Why doesn't beer or some other alcoholic drinks have nutritional information?
I know this has been asked before by someone else, but I am asking again:
(Original Source: http://answers.yahoo.com/question/index?qid=200809... )
I already know where to find it, that's not what I'm asking. I understood it to be law that every food and drink product (even water!) must carry nutritional information and ingredients listing and yet, even American beers don't carry this information. It is not on the bottle, the six pack, or the case. What I want to know is: what loophole have they found and exploited?
Okay, you guys are thinking, BUT if WATER which has NO ingredients and NO nutritional value has to carry the label that says so, why doesn't beer (even IPA which has 190 calories, 20g Carbohydrates, and has more ingredients than water) I don't want to hear "well, the nutrition isn't much so..." I want legal information! With a source!!!
Only Alcoholic Drink that I have seen with a Nutritional Fact Chart and Ingredients is Woodchuck Hard Cider
- 10 years agoBest Answer
Here is your source (the FDA's website):
In short, beer (and some other alcoholic drinks) fall under the jurisdiction of the Alcohol and Tobacco Tax and Trade Bureau (TTB) regulatory authority (no longer the ATF), and are therefore not under the authority of the Food and Drug Administration. The requirement to label food products comes from the Federal Food, Drug and Cosmetic Act and the Fair Packaging and Labeling Act which vest the FDA with the authority to require labeling of certain/most foods. However the FDA does not have the authority to regulate "foods" that are under the jurisdiction under the TTB.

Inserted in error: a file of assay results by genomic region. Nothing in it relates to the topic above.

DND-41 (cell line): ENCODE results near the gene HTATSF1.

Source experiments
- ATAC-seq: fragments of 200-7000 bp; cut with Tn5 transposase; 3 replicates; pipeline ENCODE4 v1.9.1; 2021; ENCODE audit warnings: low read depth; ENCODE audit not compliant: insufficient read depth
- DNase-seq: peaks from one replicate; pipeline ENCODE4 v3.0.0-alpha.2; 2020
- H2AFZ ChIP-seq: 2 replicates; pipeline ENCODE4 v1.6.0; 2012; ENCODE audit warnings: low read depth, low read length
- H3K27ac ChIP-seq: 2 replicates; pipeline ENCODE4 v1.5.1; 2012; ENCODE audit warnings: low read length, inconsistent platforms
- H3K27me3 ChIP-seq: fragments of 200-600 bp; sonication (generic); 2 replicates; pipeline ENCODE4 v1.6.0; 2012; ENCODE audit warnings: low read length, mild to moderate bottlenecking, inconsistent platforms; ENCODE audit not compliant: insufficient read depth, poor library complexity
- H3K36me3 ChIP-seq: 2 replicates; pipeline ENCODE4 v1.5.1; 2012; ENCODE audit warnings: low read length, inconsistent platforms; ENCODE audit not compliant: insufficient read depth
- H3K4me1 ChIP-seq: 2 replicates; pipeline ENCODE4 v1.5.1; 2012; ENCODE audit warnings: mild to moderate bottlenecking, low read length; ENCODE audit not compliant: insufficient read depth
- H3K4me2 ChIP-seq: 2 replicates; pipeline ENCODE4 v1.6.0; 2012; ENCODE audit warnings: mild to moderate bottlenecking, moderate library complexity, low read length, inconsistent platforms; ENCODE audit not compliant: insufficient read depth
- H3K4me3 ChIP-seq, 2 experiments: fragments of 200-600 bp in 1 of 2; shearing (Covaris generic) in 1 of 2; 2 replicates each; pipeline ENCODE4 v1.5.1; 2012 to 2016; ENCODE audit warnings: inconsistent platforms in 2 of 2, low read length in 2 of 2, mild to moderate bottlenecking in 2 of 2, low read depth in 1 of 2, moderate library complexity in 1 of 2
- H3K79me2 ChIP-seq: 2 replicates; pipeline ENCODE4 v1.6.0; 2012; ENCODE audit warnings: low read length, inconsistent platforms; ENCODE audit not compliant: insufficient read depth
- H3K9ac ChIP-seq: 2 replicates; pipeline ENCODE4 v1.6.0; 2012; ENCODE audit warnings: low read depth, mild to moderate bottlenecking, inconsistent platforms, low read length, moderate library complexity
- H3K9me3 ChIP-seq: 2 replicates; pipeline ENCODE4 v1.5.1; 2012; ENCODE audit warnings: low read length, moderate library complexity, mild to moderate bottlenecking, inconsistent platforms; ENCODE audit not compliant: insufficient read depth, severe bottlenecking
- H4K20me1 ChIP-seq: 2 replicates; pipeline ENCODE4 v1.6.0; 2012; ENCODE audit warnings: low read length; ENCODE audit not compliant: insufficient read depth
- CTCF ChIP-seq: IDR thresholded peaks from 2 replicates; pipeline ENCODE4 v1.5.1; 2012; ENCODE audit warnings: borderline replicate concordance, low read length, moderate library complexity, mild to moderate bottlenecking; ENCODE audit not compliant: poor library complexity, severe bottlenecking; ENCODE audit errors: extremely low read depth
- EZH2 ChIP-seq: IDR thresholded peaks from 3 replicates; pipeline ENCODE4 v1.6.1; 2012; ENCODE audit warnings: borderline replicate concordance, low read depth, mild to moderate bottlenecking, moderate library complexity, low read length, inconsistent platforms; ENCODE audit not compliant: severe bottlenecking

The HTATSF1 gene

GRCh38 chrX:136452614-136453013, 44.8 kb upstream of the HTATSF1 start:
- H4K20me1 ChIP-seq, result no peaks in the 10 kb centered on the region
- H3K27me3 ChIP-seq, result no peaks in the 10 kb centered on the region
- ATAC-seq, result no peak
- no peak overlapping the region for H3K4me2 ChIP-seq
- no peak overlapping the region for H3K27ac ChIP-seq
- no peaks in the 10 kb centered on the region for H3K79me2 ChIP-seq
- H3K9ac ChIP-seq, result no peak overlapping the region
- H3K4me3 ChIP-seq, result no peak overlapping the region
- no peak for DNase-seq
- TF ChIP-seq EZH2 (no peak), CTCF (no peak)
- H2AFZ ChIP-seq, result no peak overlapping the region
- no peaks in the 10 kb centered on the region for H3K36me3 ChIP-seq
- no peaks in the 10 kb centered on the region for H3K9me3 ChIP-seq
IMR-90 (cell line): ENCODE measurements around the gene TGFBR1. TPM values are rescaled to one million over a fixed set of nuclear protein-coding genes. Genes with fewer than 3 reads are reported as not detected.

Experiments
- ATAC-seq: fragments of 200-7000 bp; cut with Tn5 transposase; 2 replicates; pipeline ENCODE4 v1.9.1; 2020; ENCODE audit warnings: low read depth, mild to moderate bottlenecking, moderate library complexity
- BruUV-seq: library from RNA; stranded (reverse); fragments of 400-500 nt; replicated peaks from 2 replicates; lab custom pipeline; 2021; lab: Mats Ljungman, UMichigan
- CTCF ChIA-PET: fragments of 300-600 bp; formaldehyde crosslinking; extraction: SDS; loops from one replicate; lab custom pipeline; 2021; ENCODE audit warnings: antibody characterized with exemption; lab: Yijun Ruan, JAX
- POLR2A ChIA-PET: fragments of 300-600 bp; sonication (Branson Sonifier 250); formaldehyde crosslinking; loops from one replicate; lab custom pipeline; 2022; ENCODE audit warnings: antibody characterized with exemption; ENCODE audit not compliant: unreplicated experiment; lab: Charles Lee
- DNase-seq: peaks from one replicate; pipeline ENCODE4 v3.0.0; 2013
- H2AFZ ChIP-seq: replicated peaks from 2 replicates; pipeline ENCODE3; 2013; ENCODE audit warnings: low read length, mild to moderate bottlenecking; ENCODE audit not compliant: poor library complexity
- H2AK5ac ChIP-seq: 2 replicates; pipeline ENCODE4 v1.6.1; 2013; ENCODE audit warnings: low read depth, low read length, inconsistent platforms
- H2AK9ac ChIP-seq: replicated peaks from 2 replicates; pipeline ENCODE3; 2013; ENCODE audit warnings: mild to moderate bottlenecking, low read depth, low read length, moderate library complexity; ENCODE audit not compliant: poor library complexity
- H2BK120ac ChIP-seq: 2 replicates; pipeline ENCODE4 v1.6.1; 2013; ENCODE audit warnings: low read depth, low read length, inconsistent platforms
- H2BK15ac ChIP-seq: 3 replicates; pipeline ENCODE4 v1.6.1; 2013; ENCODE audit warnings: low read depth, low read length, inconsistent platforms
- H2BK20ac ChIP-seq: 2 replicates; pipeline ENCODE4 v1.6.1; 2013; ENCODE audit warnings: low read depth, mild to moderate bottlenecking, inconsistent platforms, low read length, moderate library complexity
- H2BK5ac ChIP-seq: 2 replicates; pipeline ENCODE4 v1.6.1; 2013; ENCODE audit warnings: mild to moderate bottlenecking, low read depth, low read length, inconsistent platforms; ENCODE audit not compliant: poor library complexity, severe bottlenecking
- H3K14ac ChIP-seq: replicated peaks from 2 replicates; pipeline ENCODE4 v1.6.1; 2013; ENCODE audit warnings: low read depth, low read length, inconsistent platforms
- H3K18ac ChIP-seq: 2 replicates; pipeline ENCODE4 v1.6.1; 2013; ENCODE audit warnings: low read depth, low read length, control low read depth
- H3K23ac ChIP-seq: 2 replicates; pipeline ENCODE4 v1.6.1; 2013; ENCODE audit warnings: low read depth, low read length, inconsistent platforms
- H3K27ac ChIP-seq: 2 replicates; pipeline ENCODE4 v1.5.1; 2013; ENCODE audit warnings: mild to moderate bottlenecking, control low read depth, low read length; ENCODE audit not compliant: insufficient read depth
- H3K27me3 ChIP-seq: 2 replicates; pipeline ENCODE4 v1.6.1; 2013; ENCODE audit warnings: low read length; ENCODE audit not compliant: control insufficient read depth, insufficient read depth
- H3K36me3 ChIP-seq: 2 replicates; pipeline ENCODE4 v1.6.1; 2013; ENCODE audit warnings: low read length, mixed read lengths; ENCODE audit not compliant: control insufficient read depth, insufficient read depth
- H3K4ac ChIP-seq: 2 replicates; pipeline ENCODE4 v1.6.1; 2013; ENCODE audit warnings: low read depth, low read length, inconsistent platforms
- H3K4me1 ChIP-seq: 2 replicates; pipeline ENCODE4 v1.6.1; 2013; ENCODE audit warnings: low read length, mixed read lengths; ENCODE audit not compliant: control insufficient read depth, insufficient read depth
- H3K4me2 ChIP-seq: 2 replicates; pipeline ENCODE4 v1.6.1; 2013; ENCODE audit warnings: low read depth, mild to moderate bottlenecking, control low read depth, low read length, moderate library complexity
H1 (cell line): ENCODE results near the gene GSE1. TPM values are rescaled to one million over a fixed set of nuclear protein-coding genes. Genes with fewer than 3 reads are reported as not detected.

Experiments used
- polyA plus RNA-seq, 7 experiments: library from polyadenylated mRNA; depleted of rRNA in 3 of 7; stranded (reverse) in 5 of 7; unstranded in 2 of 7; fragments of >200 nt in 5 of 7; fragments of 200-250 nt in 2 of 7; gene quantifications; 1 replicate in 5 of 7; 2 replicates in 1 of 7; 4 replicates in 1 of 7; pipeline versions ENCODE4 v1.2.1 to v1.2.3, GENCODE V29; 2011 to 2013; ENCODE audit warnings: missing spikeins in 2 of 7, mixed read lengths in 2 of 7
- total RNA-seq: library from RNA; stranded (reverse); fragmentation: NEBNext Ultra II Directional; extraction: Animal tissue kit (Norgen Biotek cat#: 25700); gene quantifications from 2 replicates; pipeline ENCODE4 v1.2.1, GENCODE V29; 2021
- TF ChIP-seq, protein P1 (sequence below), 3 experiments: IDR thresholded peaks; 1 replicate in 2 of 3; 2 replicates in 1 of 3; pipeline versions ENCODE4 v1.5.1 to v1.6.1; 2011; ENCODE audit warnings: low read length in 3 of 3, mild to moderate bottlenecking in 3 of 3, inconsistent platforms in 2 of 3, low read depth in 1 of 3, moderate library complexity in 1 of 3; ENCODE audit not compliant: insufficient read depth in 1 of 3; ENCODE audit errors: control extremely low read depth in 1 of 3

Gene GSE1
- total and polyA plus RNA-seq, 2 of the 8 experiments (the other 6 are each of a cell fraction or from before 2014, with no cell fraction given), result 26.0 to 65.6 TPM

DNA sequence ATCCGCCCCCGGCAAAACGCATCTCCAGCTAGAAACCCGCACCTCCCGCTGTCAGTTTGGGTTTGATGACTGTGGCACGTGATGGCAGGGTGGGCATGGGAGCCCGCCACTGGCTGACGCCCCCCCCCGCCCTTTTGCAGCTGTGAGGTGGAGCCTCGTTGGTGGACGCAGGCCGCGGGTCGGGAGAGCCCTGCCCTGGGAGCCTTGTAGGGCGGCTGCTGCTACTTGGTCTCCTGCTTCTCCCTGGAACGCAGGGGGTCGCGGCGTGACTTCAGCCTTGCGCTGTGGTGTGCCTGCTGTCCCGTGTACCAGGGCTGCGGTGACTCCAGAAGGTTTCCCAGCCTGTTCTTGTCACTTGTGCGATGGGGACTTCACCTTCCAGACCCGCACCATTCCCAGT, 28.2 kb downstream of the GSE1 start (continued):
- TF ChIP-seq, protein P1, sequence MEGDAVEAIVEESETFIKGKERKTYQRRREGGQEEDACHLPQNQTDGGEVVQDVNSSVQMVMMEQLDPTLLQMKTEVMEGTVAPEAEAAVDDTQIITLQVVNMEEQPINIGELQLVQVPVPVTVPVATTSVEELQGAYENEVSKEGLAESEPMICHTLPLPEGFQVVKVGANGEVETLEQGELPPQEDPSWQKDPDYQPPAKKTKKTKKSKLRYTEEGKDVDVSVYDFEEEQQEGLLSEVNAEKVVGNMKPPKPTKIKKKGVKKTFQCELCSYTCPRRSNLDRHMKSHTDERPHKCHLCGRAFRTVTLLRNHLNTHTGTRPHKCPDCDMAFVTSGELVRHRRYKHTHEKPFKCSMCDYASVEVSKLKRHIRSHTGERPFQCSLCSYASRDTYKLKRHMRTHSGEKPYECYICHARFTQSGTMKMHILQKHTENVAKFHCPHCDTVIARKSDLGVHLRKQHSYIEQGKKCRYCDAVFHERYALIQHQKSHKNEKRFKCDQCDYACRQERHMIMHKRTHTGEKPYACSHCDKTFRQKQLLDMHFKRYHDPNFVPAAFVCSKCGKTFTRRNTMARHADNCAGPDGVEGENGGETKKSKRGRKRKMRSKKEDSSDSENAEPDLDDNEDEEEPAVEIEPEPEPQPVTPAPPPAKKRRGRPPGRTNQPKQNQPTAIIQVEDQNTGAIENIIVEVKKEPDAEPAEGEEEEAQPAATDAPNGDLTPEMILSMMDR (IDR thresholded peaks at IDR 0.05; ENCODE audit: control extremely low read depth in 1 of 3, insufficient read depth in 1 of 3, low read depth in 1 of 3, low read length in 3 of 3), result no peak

The reason you have seen nutrition labels on Woodchuck Hard Cider is more subtle. The statutory language that authorizes the TTB to regulate beer doesn't just use the word beer without first defining it. The Federal Alcohol Administration Act (FAA Act) provides a rather precise definition of the beverages it grants the TTB the authority to regulate. As recently as 2008 the TTB released an opinion which states that beverages that do not fall within the specific definitions provided in their enabling statute (for example: if a beverage is not made with barley or hops, it is not beer. i.e. hard apple cider), than it falls outside the authority of the TTB and within the jurisdiction of the FDA and is therefore subject to the labeling requirements that the FDA sets out.
Hope this helps.
- 4 years ago
If you are curious you can do a little internet research to find the nutrition information for most alcoholic beverages. And to respond to some people who already tried to answer this question.. maybe people are interested in calories? carbs? sugar? and some alcoholic beverages have vitamins and minerals too, so it's not stupid to want to know the nutrition facts. I don't really know if you wanted to actually know the nutrition facts or just why they don't put the label on, but I guess if its the latter I didn't really answer your question